How does one engage with the complicated history of a place without viewing events and people in a binary or villainizing them? How does one make sense of this continuum of history that has produced cyclic violence in Assam, especially against Muslims of Bengal origin? How does one reconcile the individual trauma of a Bengali Hindu person alongside the majoritarian politics that the community will supposedly benefit from? How does one find the language to talk and write about pain about individual and communities without measuring them against each other?
‘Facing History and Ourselves’ is an attempt to bear witness to the moment through image, sound, text, films and conversations, once the rush of news cycles have ended. The project consists of different textual and media forms that attempts to understand the interconnections between the past and rapidly evolving present. It consists of a select bibliography of books and articles on Assam and questions of citizenship; a timeline of events since the Partition of the Indian subcontinent in Assam; three curated panel discussions developed with SSAF and held online in 2021 and 2022 – Citizenship and Its Discontents, Image and Memory, Trails of Partition: Assam and the NRC with academics, authors, journalists, lawyers, poets and filmmakers.
The project also includes audio-visual testimonies of people who find themselves in the vortex of citizenship exercise in Assam. These include Rashida Begum, a survivor of the Nellie massacre of 1983 and who now finds herself left out of the NRC, Shahjahan Ali Ahmed an NRC activist who does not find his name in the NRC, Ulopi Biswas, who was declared a “D”-voter, fought a case in the Foreigners Tribunal from 2017 onwards and was declared a bidexi (foreigner) in September 2022, Sufia Khatun and Kulsum Nissa who are out on bail from the detention centre and hope to reclaim their citizenship and Morjina Bibi who found herself in a detention centre for more than eight months, because of an administrative mix-up.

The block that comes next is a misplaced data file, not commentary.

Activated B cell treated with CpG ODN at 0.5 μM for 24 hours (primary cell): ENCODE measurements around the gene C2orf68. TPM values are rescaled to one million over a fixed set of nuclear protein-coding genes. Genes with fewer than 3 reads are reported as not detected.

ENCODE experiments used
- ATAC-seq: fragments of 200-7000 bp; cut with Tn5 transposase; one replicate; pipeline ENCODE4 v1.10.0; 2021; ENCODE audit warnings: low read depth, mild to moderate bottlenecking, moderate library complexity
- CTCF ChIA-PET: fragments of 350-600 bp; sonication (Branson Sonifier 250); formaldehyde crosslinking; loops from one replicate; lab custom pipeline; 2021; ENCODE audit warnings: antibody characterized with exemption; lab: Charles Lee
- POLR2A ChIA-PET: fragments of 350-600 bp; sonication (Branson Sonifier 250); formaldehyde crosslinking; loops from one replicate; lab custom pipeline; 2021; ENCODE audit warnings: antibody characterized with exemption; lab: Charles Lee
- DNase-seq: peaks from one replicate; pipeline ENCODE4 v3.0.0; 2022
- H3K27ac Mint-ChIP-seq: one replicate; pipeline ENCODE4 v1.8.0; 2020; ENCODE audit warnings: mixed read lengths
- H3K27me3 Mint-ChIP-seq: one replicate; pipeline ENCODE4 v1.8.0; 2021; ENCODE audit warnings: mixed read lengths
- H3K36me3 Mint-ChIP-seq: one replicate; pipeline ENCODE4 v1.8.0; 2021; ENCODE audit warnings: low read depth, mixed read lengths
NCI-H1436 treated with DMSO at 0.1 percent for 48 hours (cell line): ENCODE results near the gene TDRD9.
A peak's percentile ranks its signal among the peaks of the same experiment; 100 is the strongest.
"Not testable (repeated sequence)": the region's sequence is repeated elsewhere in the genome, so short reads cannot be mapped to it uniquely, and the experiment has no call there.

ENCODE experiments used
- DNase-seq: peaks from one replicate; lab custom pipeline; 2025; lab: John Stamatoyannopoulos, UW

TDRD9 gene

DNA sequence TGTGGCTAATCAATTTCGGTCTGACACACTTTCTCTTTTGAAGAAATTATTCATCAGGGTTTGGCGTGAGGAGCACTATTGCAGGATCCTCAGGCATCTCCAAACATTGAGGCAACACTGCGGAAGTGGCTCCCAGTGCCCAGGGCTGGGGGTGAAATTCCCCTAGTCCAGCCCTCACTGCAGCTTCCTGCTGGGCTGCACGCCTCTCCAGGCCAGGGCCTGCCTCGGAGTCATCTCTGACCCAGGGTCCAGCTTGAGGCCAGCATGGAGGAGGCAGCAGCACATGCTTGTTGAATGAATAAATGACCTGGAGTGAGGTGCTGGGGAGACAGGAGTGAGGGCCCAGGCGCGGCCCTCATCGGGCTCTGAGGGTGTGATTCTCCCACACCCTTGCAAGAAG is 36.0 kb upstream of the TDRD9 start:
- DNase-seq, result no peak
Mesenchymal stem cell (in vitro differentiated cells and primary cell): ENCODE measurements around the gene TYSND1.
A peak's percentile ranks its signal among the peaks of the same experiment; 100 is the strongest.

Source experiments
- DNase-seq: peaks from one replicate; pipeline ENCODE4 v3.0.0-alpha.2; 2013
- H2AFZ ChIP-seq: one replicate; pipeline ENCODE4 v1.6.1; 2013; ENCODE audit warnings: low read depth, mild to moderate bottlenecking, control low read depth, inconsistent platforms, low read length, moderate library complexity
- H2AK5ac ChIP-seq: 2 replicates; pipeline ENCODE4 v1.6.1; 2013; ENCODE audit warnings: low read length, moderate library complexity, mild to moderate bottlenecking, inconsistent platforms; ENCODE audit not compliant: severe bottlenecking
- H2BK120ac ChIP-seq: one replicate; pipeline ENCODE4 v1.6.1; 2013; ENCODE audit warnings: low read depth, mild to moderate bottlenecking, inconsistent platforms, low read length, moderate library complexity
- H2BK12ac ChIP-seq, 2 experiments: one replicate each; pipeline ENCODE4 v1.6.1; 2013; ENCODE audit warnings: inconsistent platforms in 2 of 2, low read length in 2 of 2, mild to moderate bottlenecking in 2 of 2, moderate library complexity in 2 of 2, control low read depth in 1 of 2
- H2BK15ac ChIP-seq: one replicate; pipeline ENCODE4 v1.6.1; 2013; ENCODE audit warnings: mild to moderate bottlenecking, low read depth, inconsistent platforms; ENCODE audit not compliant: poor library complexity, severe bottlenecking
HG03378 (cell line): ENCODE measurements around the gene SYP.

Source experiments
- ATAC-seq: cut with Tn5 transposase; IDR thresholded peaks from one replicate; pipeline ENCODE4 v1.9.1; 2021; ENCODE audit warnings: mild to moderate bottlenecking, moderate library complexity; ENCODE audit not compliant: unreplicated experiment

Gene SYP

Shahjahan Ali Ahmed
I chose to focus on the minutiae of individual experiences. This is because formal history writing fleshes out the grand structural narrative but leaves out the granularity of the individual experience or the community. An individual’s claim to citizenship isn’t only through an identity document but through other registers that find no place in the law or an administrative exercise like the NRC or a voter list. Testimony becomes one such register in Assam, through which a claim to citizenship can be made. Cultural theorist Shoshana Felman in her essay A Ghost in the House of Justice: Death and the Language of Law while writing about K-Zetnik, a holocaust survivor who is a witness in the Eichmann trial says that other forms of “evidence” of personhood outside the framework of the law, “consciously embraces the vulnerability, the legal fallibility, and shortcomings of the human witnesses. It is precisely the witnesses’ fragility that paradoxically is called upon to testify and to bear witness”. If one were to extend this conceptual framework to the citizenship crisis in Assam, of the inability of the bureaucratic and legal registers to claims of citizenship beyond the identity document, then first person testimony along with poetry, photographs, objects, memories – all become domains through which claims to citizenship can be claimed. One hopes that Facing History and Ourselves will open up a conversation on a more inclusive concept of citizenship.
— Subasri Krishnan